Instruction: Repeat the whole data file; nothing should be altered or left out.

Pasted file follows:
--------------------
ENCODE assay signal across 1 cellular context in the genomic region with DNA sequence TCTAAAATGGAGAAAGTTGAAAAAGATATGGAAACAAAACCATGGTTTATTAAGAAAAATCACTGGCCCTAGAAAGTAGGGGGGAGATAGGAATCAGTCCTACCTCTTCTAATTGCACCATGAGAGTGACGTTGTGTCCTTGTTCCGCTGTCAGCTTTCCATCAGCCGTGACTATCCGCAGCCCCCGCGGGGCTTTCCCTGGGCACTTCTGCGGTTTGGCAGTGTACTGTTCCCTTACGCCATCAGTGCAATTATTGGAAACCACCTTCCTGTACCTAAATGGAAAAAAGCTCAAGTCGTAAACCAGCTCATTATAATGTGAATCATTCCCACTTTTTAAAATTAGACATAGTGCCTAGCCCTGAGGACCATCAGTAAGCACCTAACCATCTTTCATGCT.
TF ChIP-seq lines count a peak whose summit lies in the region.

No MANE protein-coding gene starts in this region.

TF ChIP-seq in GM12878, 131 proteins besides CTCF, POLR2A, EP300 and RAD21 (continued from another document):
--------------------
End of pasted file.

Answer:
ENCODE assay signal across 1 cellular context in the genomic region with DNA sequence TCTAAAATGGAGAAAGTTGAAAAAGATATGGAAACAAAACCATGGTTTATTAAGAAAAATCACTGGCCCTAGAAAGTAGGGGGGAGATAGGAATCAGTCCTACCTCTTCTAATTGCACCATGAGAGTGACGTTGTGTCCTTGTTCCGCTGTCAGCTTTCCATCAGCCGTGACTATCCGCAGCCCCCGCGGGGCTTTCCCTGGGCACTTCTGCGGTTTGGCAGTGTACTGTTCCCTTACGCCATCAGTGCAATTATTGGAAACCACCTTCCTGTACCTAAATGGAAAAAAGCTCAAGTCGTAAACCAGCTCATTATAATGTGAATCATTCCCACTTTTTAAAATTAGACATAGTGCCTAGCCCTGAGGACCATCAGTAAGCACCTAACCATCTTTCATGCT.
TF ChIP-seq lines count a peak whose summit lies in the region.

No MANE protein-coding gene starts in this region.

TF ChIP-seq in GM12878, 131 proteins besides CTCF, POLR2A, EP300 and RAD21 (continued from another document):